Lola comes to therapy without an agenda. She has “no idea” why she comes, other than that “Harry thought that it might be a good idea.” Lola does not know what she wants to talk about, but when she misses a few weeks, she reports that she misses talking to me. Yet, when she comes in, she says she has no complaints and that her life is “very good.” “How can I help you?” I ask, directly to see how she thinks of her treatment. “I don’t know,” she responds flatly. I find myself feeling irritated at Lola’s passivity and from that I guess that maybe Harry feels the same way. “Does Harry ever get mad at you for not being more engaged in the marriage?” I ask. “Oh, yes!” Lola perks up with a tone of surprise that I asked that. “Well, that makes sense to me, since your passivity can be irritating. Your lack of initiative could create irritation in the people close to you and in so doing, there is aggression in your passivity.” I say, explaining passive-aggressive behavior, which she understands but she did not see this in herself. “I have never thought of that before. If what you are saying is true, that is very interesting,” Lola says with authenticity and openness. Her willingness to examine this passivity deepened our work. Hope ensues.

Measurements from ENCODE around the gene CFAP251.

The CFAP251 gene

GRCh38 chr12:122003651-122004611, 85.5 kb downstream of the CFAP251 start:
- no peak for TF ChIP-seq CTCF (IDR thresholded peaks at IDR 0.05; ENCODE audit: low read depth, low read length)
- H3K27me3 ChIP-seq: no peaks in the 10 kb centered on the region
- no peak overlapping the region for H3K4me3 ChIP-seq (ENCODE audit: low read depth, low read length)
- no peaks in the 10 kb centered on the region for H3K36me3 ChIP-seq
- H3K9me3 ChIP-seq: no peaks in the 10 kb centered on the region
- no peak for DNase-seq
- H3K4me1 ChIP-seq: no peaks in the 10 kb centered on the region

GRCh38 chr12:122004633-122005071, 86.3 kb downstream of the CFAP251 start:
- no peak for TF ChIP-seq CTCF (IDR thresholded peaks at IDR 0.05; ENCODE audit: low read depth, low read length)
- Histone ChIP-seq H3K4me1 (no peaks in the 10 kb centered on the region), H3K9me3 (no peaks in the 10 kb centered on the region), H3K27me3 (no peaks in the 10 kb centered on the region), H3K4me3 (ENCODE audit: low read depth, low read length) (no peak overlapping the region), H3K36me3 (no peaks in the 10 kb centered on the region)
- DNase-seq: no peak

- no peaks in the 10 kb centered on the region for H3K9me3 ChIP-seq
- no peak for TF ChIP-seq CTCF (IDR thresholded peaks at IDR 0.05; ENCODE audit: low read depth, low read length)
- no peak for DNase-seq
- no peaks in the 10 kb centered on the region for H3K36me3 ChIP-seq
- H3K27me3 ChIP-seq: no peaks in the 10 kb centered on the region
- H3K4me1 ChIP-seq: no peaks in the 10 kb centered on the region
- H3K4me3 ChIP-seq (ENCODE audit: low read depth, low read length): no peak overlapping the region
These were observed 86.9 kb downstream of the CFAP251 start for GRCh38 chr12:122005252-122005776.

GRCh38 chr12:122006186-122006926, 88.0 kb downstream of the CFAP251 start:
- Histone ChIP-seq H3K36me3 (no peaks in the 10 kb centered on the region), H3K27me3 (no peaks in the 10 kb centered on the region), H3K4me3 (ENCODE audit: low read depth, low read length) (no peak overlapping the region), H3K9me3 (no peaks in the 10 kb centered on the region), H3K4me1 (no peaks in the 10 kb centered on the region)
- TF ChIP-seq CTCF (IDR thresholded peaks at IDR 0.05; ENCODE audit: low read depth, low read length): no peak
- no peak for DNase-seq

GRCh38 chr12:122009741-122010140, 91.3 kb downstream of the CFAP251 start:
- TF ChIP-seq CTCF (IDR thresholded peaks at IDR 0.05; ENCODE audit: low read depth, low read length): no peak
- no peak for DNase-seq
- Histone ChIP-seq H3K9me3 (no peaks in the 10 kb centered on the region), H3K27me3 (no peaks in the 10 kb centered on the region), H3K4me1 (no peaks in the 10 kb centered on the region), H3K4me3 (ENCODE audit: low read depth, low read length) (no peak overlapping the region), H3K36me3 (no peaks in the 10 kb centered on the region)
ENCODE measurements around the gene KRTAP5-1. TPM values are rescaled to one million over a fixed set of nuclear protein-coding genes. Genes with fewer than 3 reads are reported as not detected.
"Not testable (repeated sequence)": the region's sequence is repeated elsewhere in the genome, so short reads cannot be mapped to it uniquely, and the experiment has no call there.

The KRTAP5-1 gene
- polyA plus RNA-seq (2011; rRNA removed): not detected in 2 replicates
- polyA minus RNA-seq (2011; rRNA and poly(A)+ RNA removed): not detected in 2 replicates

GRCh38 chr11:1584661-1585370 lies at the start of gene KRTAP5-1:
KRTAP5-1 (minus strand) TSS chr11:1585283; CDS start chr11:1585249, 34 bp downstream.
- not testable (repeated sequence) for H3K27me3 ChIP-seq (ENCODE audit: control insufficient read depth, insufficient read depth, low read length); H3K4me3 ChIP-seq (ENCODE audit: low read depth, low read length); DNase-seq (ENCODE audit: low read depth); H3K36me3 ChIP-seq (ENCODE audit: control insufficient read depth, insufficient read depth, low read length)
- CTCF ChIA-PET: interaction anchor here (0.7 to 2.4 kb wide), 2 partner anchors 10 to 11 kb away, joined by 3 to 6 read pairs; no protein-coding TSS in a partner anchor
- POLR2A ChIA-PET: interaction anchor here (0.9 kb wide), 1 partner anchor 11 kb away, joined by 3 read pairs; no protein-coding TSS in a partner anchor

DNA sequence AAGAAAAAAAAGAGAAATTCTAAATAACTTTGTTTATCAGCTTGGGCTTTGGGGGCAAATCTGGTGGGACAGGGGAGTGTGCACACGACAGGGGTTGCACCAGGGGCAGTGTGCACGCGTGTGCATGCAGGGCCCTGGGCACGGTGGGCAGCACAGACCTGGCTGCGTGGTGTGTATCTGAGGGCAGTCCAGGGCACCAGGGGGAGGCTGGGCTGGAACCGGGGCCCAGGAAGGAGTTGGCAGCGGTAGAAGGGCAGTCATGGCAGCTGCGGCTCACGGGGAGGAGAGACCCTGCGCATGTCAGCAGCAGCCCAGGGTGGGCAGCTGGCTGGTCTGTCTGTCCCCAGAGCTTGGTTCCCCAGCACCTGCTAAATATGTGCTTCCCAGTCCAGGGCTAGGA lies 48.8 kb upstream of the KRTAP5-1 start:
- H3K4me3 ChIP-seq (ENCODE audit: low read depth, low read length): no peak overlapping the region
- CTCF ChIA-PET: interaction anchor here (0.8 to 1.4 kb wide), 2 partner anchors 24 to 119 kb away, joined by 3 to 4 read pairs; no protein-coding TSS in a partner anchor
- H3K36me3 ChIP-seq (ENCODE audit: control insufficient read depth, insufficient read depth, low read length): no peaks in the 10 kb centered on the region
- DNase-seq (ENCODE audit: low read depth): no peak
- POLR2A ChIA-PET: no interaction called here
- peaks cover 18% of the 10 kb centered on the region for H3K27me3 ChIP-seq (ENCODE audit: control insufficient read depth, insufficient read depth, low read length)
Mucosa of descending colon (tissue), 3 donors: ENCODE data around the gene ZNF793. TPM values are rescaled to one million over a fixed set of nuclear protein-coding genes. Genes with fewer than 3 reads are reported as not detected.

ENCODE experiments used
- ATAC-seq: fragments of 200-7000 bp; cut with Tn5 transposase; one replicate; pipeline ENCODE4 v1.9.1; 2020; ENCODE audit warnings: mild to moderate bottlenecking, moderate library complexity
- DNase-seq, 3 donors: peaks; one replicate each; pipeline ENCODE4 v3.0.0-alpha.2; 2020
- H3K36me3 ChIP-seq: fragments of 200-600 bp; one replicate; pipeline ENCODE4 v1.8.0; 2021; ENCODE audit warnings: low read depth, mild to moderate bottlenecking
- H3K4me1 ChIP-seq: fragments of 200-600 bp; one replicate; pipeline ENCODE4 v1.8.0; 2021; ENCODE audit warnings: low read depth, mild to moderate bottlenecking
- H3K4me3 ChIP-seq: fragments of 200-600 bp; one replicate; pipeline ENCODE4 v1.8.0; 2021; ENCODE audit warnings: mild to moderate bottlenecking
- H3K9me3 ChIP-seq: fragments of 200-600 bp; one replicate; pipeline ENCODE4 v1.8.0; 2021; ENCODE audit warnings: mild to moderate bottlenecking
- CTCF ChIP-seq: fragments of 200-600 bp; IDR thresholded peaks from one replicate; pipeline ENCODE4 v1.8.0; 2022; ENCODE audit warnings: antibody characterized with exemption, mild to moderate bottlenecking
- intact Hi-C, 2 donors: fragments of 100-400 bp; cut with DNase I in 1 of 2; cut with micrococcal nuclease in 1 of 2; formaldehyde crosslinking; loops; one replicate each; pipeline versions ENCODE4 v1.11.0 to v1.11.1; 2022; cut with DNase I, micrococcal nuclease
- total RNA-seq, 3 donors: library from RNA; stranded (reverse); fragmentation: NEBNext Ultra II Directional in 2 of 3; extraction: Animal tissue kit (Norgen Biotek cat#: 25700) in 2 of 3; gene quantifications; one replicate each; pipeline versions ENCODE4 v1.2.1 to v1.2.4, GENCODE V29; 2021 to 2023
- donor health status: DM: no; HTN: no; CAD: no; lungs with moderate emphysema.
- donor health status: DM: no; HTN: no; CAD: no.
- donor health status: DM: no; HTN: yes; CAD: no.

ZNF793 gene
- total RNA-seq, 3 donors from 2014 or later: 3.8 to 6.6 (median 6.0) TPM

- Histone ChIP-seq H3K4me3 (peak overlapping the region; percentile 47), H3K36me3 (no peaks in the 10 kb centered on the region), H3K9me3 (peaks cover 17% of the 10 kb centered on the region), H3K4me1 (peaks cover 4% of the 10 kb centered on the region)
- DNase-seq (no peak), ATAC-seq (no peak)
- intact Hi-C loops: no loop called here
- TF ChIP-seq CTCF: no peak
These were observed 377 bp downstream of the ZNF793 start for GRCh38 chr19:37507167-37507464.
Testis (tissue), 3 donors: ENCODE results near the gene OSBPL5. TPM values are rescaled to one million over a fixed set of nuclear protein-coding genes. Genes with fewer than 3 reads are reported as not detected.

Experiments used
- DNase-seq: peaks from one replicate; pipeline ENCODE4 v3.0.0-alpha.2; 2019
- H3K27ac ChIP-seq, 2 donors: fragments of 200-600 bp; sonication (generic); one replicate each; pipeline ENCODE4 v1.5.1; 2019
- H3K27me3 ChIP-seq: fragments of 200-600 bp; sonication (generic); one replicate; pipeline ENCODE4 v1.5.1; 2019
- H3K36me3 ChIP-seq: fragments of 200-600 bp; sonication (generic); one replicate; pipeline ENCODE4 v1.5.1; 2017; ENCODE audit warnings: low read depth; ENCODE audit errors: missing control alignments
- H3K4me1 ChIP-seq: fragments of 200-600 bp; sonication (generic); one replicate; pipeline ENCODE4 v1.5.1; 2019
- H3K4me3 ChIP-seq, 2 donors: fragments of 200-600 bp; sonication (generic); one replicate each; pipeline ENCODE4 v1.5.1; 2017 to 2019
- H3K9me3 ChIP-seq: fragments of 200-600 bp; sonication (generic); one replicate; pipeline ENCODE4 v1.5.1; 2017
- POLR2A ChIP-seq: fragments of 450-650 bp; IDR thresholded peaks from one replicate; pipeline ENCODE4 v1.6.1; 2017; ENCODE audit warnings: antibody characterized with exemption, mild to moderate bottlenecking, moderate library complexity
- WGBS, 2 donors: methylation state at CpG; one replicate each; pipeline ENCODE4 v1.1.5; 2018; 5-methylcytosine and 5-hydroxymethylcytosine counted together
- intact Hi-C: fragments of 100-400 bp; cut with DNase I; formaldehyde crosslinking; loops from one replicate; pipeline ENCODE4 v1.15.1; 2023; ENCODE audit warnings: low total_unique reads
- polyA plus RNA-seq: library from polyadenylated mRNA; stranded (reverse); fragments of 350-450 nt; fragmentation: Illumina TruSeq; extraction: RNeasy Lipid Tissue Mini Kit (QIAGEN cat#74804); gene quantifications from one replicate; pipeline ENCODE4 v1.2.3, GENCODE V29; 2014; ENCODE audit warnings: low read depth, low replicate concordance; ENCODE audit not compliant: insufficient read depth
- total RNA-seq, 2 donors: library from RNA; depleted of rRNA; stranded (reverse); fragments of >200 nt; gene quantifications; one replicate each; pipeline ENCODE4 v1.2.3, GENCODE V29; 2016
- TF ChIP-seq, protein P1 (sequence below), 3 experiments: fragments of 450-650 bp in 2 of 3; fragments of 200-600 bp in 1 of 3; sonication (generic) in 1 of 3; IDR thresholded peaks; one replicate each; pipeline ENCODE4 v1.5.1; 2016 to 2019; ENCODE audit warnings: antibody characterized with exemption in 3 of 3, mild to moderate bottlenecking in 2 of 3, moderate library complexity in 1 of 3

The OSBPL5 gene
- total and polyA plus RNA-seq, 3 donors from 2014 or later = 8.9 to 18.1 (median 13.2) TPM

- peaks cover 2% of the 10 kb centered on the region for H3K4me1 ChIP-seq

Posted in Personality, Psychotherapy | 4 Comments »
Posted by Dr. Vollmer on August 30, 2011
Kim, forty-five, a friend of my patient Rebecca, also forty-five, is getting under Rebecca’s skin. By Rebecca’s account, Kim is always telling her to change her life in some way, like changing her clothing style, changing her relationships, changing how she spends her time. Rebecca keeps at it, Kim says, as she describes this relentless bossiness. “She sounds like a scab-picker,” I say, trying to explain that some people, likely based on their experience as children, take a weak point in someone they are close to, and then they keep bringing the conversation back to that issue. Sometimes it is subtle, and sometimes it only happens when the person, Kim in this case, is under stress. “I can’t confront her,” Rebecca says, “because she thinks she is being a good friend.” “Maybe you can gently change the subject,” I suggest, encouraging the art of conversation which can protect the friendship, without the adverse consequences of direct confrontation. “I can do that,” Rebecca says, but she still really gets on my nerves. “Well, then, maybe you do have to gently confront her, and tell her that you appreciate her concern, but that you are fine with the way things are for now,” I say, trying to be directive so that she has the words to use with Kim. “Understanding that this scab-picking trait is really about Kim, and that it is likely to be about how Kim was treated by her mom, might help,” I say. “No, that does not really help,” Rebecca says immediately. “She still hurts me when she picks at my scab,” Rebecca says, taking my metaphor and running with it.
Posted in Friendship, Personality | 2 Comments »